To: Rick Hillier
Chief of the Defence Staff
Department of National Defence
National Defence Headquarters
Major-General George R. Pearkes Building
101 Colonel By Drive
Ottawa, Ontario, Canada
From: NEIL KITSON
2365 West 10th Avenue
Vancouver V6K 2J2
Re: Several Questions about Afghanistan
When you’re wounded and left on Afghanistan’s plains,
And the women come out to cut up what remains,
Jest roll to your rifle and blow out your brains
An’ go to your Gawd like a soldier.
–Rudyard Kipling, The Young British Soldier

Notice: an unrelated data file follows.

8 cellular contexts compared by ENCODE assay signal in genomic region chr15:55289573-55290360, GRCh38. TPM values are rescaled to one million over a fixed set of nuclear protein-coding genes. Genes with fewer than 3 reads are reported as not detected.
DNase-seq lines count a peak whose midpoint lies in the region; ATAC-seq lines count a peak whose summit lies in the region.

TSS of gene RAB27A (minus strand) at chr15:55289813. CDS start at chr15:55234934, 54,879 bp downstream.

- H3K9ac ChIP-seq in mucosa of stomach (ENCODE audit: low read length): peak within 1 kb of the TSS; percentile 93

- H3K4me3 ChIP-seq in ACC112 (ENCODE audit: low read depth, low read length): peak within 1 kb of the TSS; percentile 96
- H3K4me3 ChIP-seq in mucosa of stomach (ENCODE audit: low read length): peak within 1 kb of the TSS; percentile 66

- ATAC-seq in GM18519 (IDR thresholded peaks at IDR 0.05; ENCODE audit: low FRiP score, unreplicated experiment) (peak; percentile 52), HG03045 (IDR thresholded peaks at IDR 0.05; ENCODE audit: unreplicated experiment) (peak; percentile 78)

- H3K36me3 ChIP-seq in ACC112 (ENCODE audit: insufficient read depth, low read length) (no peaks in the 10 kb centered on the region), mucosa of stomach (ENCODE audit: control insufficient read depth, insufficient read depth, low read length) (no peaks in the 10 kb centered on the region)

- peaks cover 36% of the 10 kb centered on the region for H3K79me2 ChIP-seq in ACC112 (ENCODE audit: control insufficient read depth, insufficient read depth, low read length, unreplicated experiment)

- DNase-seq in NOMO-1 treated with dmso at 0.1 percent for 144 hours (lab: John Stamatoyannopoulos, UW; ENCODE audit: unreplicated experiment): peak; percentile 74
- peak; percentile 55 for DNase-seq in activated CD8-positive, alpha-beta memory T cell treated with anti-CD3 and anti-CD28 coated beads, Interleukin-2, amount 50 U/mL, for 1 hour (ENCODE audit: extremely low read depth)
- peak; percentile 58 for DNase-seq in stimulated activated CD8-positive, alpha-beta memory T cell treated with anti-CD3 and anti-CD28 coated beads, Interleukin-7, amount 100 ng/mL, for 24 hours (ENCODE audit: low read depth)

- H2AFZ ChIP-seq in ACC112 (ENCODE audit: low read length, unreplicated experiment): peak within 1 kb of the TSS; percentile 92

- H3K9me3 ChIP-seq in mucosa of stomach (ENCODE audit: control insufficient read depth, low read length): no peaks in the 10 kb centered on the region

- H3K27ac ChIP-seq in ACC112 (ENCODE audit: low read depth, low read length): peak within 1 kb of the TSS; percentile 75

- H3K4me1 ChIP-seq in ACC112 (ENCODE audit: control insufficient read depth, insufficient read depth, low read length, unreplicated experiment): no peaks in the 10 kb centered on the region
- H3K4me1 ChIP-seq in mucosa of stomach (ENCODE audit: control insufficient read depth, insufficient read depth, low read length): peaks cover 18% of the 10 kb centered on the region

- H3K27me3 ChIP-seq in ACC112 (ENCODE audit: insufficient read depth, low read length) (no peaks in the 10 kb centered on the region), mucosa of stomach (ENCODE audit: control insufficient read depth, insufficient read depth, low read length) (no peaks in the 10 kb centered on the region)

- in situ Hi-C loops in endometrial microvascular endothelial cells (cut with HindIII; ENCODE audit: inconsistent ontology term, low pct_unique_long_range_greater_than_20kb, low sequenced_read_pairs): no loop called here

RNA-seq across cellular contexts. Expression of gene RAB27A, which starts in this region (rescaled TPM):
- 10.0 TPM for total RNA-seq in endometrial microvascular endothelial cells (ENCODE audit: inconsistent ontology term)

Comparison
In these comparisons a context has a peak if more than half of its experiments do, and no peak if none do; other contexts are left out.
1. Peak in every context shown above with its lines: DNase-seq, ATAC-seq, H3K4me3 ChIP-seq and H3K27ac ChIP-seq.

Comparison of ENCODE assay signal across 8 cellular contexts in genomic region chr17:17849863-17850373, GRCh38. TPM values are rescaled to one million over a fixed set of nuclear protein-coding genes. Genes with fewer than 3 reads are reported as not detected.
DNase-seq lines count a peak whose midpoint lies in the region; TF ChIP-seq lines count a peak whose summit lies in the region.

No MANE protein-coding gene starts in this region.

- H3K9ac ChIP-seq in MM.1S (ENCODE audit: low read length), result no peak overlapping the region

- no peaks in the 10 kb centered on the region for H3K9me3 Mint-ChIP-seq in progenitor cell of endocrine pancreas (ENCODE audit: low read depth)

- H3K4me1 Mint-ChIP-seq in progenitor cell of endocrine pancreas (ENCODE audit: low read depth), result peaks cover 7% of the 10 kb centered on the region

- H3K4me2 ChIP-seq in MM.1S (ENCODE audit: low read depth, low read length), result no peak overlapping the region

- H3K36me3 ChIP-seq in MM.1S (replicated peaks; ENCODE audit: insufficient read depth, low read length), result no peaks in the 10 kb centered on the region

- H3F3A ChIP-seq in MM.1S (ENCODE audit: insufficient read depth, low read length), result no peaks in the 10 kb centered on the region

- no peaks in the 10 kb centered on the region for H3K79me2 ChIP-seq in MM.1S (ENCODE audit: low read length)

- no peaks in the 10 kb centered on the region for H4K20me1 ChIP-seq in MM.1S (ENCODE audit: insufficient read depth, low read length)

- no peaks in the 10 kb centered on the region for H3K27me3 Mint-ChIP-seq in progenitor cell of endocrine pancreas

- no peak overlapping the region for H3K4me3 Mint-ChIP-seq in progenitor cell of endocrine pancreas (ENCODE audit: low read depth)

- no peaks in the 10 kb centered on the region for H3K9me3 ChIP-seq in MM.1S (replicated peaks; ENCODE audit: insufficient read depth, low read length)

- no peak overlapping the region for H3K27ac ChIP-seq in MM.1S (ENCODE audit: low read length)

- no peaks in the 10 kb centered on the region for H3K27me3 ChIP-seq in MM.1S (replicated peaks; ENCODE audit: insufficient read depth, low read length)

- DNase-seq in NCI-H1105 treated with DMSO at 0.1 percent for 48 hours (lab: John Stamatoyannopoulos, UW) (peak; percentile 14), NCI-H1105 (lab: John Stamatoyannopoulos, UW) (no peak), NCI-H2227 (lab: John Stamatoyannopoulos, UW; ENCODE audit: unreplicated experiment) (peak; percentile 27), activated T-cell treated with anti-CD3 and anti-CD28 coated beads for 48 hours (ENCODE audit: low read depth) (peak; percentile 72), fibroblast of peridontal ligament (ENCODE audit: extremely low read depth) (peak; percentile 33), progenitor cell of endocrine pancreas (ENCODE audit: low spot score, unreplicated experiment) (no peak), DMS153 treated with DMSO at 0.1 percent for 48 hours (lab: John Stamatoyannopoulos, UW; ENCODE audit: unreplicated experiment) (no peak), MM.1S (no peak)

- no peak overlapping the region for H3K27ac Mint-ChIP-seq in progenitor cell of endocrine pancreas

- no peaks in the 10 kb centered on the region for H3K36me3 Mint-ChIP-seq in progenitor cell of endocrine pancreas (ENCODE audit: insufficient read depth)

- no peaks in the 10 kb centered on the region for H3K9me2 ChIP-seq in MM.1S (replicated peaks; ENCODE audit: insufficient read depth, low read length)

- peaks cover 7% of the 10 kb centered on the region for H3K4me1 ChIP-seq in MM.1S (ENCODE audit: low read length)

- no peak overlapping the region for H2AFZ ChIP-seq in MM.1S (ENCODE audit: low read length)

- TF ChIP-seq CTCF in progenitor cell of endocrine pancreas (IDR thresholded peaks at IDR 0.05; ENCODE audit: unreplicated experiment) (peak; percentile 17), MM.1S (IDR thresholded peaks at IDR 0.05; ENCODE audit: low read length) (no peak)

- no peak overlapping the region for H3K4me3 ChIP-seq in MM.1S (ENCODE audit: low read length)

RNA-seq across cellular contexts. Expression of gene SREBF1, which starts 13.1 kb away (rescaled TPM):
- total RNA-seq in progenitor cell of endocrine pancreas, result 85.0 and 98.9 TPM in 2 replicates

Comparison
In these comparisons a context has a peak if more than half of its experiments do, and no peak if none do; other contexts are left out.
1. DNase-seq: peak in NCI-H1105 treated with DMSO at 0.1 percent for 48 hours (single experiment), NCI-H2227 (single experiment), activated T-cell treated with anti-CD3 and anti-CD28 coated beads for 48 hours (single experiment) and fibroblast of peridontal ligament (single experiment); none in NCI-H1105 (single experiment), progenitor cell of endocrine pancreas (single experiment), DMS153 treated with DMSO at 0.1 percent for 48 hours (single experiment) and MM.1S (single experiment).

I like your website, so disarmingly candid: “General Hillier enjoys most recreational pursuits but, in particular runs slowly, plays hockey poorly and golfs not well at all.” And then of course, there’s your sense of humour in discussing the amusing attempt by Canadian troops to smoke the Taliban out of giant marijuana plantations. It’s like Vietnam with much worse music. It also reminds me of my grandfather’s idea of World War I trench humour–this is Arthur Earl Kitson, Rick (Regimental Number 106337) who survived about three years with the Canadian Signal Corps by “staying low and moving fast”–when he described one of his buddies getting into a shell hole that wasn’t quite big enough, and, as my grandfather cheerfully put it, “seven machine gun bullets tapped him on the rump”, meaning his buddy got invalided out for literally having his ass shot off. The boys in the trenches thought this was pretty funny, and somehow your marjiuana story is about as funny, except I’m not sure you get the joke any more than Earl Haig might have, and the humour faded fast when two Canadians were killed in the next few days.